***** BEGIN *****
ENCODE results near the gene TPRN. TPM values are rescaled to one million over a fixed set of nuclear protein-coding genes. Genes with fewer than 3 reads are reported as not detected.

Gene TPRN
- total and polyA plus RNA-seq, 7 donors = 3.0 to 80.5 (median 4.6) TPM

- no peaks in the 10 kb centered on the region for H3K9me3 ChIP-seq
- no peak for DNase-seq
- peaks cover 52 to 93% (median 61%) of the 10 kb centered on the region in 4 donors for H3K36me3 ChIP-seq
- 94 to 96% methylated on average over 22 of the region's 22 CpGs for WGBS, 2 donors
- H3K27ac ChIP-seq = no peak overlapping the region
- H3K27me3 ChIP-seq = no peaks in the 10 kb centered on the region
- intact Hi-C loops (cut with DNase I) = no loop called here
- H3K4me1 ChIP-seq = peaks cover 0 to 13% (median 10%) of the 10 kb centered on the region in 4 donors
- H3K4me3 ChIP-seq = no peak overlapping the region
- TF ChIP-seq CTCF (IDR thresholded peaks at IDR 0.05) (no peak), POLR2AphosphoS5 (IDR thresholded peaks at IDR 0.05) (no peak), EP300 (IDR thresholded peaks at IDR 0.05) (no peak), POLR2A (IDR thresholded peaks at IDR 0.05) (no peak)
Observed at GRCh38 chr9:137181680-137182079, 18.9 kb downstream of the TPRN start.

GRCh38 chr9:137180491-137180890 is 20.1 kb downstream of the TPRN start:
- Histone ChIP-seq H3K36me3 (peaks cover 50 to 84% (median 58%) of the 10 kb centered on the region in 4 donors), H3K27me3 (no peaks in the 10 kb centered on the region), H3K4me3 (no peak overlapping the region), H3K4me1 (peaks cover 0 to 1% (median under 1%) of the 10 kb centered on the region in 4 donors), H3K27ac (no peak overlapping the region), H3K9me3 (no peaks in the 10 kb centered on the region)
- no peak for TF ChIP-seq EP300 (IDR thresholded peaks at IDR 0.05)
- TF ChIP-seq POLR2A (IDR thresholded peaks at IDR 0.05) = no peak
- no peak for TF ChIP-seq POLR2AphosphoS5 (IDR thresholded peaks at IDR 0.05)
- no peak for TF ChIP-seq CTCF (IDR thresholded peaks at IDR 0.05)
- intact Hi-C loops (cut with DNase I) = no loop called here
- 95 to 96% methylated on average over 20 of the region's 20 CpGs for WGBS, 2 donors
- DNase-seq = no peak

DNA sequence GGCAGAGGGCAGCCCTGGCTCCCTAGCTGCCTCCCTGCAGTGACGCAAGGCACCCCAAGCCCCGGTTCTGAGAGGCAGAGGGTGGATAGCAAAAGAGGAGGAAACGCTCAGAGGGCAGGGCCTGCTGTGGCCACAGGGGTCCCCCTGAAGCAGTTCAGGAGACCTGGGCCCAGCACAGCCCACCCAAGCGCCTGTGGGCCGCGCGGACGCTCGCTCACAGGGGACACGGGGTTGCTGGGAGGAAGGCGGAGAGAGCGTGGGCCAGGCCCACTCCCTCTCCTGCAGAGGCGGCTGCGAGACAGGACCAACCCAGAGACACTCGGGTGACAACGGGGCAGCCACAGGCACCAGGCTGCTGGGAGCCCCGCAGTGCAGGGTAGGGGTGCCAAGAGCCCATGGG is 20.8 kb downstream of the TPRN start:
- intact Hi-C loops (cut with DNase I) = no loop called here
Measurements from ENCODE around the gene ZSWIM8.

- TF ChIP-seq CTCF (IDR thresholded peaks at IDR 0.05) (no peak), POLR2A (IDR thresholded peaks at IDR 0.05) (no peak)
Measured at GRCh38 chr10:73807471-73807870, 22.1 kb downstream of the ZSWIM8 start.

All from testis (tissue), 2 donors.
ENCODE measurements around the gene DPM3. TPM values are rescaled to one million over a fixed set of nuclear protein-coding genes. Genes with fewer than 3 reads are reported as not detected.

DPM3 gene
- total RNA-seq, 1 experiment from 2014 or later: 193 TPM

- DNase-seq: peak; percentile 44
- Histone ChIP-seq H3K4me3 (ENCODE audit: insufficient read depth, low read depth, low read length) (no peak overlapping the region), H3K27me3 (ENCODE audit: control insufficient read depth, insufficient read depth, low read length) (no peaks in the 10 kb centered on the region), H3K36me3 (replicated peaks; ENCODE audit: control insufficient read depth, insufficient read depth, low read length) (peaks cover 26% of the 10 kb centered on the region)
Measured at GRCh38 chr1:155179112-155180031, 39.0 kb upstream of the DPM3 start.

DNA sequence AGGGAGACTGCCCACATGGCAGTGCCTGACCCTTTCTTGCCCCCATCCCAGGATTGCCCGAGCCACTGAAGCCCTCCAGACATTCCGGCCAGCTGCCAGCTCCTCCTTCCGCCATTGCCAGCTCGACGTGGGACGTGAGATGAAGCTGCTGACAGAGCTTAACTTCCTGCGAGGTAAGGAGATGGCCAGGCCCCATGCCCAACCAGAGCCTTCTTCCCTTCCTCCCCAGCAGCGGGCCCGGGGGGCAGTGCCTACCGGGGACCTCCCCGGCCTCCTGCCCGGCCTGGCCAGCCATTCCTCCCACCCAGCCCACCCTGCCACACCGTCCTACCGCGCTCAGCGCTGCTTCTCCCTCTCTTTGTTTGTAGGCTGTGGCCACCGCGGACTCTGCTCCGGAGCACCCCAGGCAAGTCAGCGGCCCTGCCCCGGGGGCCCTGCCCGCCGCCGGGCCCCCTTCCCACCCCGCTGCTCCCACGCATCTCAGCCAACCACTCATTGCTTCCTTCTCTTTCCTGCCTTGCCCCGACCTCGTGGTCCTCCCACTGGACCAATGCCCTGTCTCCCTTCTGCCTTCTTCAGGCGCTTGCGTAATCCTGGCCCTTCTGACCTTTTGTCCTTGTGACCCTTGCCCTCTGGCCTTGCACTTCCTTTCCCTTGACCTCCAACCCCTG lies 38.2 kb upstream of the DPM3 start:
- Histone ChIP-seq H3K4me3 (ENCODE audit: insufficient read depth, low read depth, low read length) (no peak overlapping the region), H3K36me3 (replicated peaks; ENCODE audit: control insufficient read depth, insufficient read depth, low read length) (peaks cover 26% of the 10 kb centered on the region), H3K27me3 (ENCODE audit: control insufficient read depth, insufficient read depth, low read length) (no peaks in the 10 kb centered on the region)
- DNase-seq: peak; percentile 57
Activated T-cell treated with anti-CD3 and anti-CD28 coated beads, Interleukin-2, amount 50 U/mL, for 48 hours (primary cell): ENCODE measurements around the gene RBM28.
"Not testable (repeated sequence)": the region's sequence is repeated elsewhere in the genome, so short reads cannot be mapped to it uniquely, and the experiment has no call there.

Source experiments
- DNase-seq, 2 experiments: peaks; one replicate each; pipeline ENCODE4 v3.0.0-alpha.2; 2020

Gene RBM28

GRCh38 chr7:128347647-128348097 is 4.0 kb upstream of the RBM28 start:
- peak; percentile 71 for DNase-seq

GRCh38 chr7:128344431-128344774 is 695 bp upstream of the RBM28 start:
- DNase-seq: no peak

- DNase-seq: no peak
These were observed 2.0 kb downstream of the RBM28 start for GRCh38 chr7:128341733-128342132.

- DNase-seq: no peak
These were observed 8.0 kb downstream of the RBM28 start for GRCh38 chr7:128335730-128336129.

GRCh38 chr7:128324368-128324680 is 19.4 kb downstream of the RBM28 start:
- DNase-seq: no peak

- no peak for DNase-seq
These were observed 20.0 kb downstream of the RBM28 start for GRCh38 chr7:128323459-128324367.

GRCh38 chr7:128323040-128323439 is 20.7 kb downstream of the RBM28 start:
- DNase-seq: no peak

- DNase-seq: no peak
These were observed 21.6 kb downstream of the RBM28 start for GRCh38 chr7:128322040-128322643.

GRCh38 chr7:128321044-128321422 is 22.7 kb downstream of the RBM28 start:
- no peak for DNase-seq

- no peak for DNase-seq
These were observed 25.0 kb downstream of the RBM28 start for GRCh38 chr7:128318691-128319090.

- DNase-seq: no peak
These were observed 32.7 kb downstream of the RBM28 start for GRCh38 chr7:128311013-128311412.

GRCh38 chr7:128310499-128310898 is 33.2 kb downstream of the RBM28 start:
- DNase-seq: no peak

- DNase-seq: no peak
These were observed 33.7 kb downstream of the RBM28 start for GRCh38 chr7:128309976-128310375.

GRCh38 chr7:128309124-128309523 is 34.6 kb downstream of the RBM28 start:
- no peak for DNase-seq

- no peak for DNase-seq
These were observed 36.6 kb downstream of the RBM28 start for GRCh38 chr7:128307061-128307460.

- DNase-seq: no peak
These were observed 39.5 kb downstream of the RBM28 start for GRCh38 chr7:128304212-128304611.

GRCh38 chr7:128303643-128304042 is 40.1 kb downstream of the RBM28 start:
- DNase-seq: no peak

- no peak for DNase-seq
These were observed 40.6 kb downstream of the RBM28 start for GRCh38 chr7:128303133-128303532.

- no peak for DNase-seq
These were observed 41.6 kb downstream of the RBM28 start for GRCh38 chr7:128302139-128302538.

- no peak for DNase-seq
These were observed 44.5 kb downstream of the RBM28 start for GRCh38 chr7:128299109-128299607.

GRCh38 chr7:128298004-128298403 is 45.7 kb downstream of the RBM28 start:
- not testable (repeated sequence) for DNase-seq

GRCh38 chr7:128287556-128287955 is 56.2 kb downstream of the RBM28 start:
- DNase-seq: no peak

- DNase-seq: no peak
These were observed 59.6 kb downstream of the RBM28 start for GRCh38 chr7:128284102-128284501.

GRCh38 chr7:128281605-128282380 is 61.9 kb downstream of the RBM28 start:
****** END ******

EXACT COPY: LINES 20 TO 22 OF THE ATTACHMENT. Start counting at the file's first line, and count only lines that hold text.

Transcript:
- no peak for TF ChIP-seq CTCF (IDR thresholded peaks at IDR 0.05)
- intact Hi-C loops (cut with DNase I) = no loop called here
- 95 to 96% methylated on average over 20 of the region's 20 CpGs for WGBS, 2 donors